Preparing for Trial

Litigation solicitors will benefit from reading comments of Deputy High Court Judge Seagroatt in his reasons for decision in Wide Power Corporation Limited v The Incorporated Owners of Manhattan Court (HCA 1485/2013) delivered on 29 July 2016.

The case involved a dispute between an owner of a flat in Manhattan Court and the Incorporated Owners as to responsibility for a leaking main room which had caused damage to the plaintiff’s flat which was immediately beneath the roof. The substance of the dispute, legally and factually, is not important, however.

On the first day of trial, the Deputy Judge adjourned the matter until 11 AM the following day for the parties’ solicitors to complete various pre-trial steps which, the Deputy Judge said, should have been carried out as a matter of “common sense and professional obligation”, irrespective of whether such steps were expressly directed by the court in the case management hearings.

The Deputy Judge criticised both parties’ legal representatives for, in his view, their failure to properly prepare the case for trial. The substance of his criticisms are best explained by repeating his succinct comments:

This case was called on for trial before me on Monday, 18 July 2016 with an estimate of five days duration. The date of trial had been fixed as long ago as November 2015.

It was clear from my perusal of the papers that there was no agreed chronology. Both counsel had submitted their own version of a chronology. That is unhelpful.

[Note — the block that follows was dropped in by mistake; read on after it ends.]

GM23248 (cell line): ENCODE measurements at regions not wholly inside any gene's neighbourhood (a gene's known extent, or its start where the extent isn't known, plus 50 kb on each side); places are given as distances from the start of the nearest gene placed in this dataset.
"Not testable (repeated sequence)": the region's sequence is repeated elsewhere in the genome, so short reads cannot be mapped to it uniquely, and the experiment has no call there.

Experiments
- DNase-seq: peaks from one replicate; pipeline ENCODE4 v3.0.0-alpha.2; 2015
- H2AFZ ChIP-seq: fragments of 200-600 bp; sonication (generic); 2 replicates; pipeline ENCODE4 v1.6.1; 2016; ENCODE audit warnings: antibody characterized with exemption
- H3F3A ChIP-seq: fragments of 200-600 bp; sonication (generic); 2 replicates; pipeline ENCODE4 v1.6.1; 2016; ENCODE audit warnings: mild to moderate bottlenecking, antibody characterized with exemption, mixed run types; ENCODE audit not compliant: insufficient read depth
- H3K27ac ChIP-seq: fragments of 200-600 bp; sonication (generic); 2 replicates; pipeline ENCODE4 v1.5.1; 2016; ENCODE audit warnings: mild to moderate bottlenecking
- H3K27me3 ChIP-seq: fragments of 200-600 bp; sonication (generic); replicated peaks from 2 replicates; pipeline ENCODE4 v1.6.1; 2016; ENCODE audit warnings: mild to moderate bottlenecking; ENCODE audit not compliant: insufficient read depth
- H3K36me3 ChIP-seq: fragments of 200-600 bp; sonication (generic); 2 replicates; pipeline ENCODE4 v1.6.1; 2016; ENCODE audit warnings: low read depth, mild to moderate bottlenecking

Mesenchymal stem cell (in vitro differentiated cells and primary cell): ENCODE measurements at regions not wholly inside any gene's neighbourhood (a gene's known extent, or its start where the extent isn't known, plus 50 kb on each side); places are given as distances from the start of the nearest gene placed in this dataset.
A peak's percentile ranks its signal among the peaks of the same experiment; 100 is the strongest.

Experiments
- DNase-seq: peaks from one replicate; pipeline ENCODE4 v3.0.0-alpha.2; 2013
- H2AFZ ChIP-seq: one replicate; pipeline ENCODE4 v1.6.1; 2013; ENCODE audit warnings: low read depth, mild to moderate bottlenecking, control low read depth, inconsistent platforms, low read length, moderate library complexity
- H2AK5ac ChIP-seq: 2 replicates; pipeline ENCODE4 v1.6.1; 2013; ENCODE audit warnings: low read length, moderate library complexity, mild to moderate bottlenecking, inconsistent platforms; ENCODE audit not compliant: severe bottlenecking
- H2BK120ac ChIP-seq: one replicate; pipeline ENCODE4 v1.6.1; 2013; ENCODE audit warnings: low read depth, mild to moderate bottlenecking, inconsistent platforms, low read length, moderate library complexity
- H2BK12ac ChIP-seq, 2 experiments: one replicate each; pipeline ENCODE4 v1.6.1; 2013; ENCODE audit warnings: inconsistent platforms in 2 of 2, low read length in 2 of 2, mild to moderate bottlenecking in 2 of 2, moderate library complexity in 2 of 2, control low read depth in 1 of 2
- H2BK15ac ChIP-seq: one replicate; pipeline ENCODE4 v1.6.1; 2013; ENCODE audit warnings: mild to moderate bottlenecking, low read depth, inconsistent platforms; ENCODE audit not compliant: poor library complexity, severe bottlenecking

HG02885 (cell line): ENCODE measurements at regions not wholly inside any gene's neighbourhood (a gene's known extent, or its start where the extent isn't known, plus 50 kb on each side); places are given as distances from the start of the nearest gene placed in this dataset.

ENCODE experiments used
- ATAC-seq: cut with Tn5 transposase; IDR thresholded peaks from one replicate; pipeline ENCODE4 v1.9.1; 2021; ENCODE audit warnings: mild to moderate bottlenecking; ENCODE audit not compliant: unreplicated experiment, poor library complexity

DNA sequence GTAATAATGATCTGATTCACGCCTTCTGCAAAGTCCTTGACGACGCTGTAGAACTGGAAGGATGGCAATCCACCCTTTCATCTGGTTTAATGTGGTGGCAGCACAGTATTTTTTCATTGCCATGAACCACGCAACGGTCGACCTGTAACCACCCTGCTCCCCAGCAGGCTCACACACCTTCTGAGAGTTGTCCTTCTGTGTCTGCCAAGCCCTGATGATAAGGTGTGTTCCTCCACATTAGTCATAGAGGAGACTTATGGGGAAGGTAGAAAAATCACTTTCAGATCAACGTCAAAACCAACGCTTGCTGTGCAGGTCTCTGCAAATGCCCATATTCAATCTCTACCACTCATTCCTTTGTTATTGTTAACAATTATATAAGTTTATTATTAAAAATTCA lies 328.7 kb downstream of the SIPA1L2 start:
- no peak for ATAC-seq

Secondly, there was no agreed statement of facts. That is a singular omission. Its purpose is to reduce unnecessary conflict, evidence and consideration for the judge. It clears the decks in a contest.

Thirdly, there is no statement of agreed issues. The purpose of this is to enable all minds to concentrate on what is relevant and to be argued.

All these matters are part and partial of essential preparation. They also reduce unnecessary costs. They concentrate the mind of counsel. They enable a judge to approach the trial with a concentration on the material matters.

Importantly, Deputy Judge Seagroatt added:

It does not require a court, in its interlocutory perambulations as parties gnaw over a bare bone, to make specific directions to these ends. They should be done as a matter of common sense and professional obligation.

The learned Deputy Judge also strongly disapproved of solicitors sending additional documents to the court to be inserted in the agreed Trial Bundle(s) (as had occurred in this particular case). On this point, he said:

A fourth matter emerged in a different context and has been illustrated in so many cases. Solicitors for either or both parties, having lodged bundles for trial, persist in sending additional statements, affidavits, and documents to be inserted into the bundles. Judges’ clerks are not to be misused to compensate for the inadequacies of solicitors. Nor should a judge be expected to do that also.

I suspect that where solicitors indulge in such lazy practices and rely on court staff to do this work for them, they nonetheless include costings in their bills as if they had done the work themselves. In future as far as I am concerned the papers will remain as left by them for the solicitors or their clerks to do the work themselves.

The general lesson from the learned Deputy Judge’s observations is that solicitors for all parties in an action should cooperate to complete pre-trial steps, such as those referred to above, as are reasonably necessary or helpful for the court to hear the matter on the most efficient basis possible. Thus, more may be required than is covered by directions made on the Case Management Summons. Similarly, certain steps should be taken in accordance with the Rules or Practice Directions, rather than waiting for an order to be made on the Case Management Summons (or otherwise) (eg, discovery).



Litigation Partner, Fred Kan & Co.